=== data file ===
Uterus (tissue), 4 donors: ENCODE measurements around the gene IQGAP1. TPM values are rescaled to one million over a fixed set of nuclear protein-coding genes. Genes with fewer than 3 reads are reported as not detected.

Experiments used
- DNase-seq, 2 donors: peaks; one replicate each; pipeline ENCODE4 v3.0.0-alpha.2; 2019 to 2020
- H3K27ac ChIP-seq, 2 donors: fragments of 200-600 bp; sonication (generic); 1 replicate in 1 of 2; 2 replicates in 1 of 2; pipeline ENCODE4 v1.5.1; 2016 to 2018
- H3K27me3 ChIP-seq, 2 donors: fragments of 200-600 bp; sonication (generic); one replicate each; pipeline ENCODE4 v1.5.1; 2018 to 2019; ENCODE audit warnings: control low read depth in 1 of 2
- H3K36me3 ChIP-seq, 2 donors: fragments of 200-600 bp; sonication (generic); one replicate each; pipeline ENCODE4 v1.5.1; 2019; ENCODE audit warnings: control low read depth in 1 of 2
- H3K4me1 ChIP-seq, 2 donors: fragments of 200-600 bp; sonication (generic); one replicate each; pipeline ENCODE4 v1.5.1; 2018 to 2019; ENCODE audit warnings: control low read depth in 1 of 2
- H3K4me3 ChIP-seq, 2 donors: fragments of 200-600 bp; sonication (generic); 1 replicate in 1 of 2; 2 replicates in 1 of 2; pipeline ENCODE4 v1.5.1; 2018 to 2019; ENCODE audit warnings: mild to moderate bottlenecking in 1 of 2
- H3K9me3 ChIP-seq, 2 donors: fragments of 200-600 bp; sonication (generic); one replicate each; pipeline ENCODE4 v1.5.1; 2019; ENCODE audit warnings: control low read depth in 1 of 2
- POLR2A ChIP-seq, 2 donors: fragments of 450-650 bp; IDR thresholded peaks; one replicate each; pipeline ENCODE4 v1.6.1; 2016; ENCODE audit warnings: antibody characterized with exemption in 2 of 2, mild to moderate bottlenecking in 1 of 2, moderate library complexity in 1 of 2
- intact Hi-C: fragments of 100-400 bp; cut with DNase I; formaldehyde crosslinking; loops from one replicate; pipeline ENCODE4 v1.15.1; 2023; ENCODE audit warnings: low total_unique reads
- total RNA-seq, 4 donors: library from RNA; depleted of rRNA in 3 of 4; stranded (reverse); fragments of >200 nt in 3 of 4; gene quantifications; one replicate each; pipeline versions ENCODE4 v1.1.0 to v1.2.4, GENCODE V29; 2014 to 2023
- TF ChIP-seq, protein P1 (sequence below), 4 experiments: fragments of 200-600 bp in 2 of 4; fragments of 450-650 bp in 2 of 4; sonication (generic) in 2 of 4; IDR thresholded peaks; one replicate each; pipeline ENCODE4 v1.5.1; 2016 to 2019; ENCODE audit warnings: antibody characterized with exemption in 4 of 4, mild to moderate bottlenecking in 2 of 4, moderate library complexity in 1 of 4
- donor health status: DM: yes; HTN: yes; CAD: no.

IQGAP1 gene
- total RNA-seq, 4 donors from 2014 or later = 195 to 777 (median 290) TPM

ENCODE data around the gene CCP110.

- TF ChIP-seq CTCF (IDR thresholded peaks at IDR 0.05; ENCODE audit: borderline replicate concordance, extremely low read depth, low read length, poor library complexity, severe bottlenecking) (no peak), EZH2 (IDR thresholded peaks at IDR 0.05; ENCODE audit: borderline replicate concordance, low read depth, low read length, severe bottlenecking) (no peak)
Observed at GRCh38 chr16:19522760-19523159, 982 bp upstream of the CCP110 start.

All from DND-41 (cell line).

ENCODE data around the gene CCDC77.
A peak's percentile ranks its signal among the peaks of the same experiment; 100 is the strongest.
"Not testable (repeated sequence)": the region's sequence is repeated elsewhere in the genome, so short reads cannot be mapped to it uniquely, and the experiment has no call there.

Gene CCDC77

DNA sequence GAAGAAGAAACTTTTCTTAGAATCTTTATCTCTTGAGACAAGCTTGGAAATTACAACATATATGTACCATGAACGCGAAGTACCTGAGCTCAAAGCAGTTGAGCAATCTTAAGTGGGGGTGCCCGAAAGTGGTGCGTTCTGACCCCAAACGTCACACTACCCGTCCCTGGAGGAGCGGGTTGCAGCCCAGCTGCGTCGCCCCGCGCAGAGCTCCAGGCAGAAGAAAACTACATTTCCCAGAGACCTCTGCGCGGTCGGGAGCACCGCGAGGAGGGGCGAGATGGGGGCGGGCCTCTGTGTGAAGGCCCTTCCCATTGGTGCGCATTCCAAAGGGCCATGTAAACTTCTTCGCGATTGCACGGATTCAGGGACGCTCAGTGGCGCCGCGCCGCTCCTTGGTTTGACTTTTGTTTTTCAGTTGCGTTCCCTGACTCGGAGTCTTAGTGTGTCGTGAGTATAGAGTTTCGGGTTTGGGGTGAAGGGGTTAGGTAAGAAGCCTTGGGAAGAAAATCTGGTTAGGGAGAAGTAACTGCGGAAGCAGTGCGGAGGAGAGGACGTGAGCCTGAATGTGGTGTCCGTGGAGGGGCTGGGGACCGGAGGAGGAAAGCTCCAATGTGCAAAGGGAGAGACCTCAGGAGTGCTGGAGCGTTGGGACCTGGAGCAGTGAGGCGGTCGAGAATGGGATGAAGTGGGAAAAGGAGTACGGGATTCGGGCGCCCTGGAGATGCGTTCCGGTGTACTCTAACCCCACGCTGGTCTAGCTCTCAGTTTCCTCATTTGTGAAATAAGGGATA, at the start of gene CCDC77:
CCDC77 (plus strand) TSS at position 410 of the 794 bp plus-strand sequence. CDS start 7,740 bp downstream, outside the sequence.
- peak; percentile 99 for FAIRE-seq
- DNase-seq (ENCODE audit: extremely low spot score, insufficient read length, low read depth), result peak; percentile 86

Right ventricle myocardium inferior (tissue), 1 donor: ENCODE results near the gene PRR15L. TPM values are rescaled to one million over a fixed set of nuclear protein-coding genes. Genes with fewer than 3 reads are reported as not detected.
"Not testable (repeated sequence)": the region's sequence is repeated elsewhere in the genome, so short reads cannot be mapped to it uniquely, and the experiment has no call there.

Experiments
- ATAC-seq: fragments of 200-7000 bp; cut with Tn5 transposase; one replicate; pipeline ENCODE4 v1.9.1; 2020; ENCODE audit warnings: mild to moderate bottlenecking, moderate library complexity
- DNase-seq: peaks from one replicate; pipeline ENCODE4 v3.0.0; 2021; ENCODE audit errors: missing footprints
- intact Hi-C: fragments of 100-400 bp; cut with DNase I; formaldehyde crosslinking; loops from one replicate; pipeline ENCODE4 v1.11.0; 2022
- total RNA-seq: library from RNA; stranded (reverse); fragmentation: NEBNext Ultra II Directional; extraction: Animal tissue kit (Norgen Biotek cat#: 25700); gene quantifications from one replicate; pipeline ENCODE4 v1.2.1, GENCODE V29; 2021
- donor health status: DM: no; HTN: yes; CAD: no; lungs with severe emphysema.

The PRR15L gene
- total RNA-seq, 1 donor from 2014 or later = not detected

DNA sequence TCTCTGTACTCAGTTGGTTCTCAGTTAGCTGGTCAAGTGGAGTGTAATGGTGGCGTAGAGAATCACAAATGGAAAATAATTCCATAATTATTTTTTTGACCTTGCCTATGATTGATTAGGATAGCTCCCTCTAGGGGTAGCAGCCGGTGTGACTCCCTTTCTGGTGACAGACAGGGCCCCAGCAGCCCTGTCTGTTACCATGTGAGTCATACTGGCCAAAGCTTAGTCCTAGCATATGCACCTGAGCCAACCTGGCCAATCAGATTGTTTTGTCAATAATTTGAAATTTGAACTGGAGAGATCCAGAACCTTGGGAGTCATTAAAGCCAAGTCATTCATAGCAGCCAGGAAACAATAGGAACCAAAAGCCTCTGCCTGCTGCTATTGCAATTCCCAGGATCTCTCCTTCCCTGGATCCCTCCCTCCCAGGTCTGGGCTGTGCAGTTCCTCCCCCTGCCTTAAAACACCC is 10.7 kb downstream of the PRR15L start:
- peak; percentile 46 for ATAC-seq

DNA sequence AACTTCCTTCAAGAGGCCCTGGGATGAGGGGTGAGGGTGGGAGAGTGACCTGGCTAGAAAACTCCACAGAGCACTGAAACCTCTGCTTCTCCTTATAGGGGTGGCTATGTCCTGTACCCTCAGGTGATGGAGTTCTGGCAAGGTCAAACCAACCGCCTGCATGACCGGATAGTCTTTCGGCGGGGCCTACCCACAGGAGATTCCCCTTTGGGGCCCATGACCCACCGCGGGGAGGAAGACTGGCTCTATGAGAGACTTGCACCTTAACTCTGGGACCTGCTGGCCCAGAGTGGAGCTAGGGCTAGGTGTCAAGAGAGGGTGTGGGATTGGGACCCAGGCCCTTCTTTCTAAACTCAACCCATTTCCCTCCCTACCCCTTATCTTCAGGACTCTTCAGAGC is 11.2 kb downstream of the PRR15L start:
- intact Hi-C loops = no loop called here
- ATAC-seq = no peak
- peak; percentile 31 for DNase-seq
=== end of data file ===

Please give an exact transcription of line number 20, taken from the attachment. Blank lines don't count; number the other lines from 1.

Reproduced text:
All from DND-41 (cell line).